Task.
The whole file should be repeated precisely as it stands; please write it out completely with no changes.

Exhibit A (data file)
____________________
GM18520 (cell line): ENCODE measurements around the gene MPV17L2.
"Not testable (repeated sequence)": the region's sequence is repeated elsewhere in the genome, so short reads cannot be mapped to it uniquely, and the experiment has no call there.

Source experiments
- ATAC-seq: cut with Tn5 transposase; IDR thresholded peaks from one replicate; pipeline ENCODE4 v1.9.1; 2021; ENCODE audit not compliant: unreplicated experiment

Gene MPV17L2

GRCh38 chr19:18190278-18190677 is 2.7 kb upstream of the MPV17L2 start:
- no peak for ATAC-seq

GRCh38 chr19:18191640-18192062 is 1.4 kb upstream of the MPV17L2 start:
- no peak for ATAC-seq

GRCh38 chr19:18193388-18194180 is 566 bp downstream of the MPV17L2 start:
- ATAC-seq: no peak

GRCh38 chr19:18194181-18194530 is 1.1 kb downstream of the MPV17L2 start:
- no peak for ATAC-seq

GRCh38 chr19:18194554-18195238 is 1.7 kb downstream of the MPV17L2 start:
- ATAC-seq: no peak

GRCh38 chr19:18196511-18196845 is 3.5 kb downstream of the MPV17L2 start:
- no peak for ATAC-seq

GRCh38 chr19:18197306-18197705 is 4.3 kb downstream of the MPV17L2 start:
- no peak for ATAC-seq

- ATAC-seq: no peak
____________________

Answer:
GM18520 (cell line): ENCODE measurements around the gene MPV17L2.
"Not testable (repeated sequence)": the region's sequence is repeated elsewhere in the genome, so short reads cannot be mapped to it uniquely, and the experiment has no call there.

Source experiments
- ATAC-seq: cut with Tn5 transposase; IDR thresholded peaks from one replicate; pipeline ENCODE4 v1.9.1; 2021; ENCODE audit not compliant: unreplicated experiment

Gene MPV17L2

GRCh38 chr19:18190278-18190677 is 2.7 kb upstream of the MPV17L2 start:
- no peak for ATAC-seq

GRCh38 chr19:18191640-18192062 is 1.4 kb upstream of the MPV17L2 start:
- no peak for ATAC-seq

GRCh38 chr19:18193388-18194180 is 566 bp downstream of the MPV17L2 start:
- ATAC-seq: no peak

GRCh38 chr19:18194181-18194530 is 1.1 kb downstream of the MPV17L2 start:
- no peak for ATAC-seq

GRCh38 chr19:18194554-18195238 is 1.7 kb downstream of the MPV17L2 start:
- ATAC-seq: no peak

GRCh38 chr19:18196511-18196845 is 3.5 kb downstream of the MPV17L2 start:
- no peak for ATAC-seq

GRCh38 chr19:18197306-18197705 is 4.3 kb downstream of the MPV17L2 start:
- no peak for ATAC-seq

- ATAC-seq: no peak